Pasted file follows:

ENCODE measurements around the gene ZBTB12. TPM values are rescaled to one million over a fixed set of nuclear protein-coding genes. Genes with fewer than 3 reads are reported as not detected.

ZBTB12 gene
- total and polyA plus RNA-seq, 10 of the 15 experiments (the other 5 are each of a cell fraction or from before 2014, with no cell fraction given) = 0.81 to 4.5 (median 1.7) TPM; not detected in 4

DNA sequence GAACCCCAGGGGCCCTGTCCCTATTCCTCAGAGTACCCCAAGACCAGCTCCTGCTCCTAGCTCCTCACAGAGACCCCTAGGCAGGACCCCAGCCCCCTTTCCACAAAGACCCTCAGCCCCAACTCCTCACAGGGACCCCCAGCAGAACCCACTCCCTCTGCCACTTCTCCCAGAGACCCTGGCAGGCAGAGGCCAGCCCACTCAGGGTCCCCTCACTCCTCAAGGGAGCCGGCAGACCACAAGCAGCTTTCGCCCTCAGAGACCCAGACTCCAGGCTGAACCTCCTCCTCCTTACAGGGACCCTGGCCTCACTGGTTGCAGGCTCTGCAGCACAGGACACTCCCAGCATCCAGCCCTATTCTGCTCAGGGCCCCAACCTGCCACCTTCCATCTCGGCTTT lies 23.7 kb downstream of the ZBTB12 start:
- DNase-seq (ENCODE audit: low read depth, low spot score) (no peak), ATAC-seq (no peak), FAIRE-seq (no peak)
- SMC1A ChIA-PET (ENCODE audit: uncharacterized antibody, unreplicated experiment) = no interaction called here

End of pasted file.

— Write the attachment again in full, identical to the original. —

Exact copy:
ENCODE measurements around the gene ZBTB12. TPM values are rescaled to one million over a fixed set of nuclear protein-coding genes. Genes with fewer than 3 reads are reported as not detected.

ZBTB12 gene
- total and polyA plus RNA-seq, 10 of the 15 experiments (the other 5 are each of a cell fraction or from before 2014, with no cell fraction given) = 0.81 to 4.5 (median 1.7) TPM; not detected in 4

DNA sequence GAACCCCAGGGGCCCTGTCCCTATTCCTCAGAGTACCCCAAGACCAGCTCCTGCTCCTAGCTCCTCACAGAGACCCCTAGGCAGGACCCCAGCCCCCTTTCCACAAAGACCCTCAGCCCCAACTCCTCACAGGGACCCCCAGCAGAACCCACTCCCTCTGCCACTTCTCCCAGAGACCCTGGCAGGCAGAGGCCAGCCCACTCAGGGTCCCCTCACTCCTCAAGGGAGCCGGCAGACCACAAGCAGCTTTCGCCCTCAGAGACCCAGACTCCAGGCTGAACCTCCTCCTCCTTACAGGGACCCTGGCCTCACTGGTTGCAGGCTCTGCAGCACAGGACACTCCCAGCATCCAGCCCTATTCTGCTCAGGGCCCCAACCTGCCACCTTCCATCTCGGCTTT lies 23.7 kb downstream of the ZBTB12 start:
- DNase-seq (ENCODE audit: low read depth, low spot score) (no peak), ATAC-seq (no peak), FAIRE-seq (no peak)
- SMC1A ChIA-PET (ENCODE audit: uncharacterized antibody, unreplicated experiment) = no interaction called here